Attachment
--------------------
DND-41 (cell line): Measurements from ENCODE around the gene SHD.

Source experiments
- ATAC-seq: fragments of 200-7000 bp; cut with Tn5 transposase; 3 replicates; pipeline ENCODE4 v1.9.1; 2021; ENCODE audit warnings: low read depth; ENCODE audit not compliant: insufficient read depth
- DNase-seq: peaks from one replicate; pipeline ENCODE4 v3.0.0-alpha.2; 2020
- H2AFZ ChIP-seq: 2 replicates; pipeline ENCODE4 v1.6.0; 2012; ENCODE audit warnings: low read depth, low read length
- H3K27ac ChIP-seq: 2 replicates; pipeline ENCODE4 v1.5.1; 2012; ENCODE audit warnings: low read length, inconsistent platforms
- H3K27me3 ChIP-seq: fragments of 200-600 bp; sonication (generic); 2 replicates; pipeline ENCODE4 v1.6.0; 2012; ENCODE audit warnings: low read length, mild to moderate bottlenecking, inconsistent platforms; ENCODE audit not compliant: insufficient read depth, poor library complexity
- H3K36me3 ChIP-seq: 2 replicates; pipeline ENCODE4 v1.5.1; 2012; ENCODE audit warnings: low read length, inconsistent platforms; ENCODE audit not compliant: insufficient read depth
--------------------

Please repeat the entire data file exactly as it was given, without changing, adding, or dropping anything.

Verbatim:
DND-41 (cell line): Measurements from ENCODE around the gene SHD.

Source experiments
- ATAC-seq: fragments of 200-7000 bp; cut with Tn5 transposase; 3 replicates; pipeline ENCODE4 v1.9.1; 2021; ENCODE audit warnings: low read depth; ENCODE audit not compliant: insufficient read depth
- DNase-seq: peaks from one replicate; pipeline ENCODE4 v3.0.0-alpha.2; 2020
- H2AFZ ChIP-seq: 2 replicates; pipeline ENCODE4 v1.6.0; 2012; ENCODE audit warnings: low read depth, low read length
- H3K27ac ChIP-seq: 2 replicates; pipeline ENCODE4 v1.5.1; 2012; ENCODE audit warnings: low read length, inconsistent platforms
- H3K27me3 ChIP-seq: fragments of 200-600 bp; sonication (generic); 2 replicates; pipeline ENCODE4 v1.6.0; 2012; ENCODE audit warnings: low read length, mild to moderate bottlenecking, inconsistent platforms; ENCODE audit not compliant: insufficient read depth, poor library complexity
- H3K36me3 ChIP-seq: 2 replicates; pipeline ENCODE4 v1.5.1; 2012; ENCODE audit warnings: low read length, inconsistent platforms; ENCODE audit not compliant: insufficient read depth